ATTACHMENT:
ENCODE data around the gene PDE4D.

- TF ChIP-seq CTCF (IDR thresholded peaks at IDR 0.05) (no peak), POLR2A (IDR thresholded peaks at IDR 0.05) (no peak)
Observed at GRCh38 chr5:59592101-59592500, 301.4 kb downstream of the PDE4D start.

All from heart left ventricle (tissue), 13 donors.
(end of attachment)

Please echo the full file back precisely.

ENCODE data around the gene PDE4D.

- TF ChIP-seq CTCF (IDR thresholded peaks at IDR 0.05) (no peak), POLR2A (IDR thresholded peaks at IDR 0.05) (no peak)
Observed at GRCh38 chr5:59592101-59592500, 301.4 kb downstream of the PDE4D start.

All from heart left ventricle (tissue), 13 donors.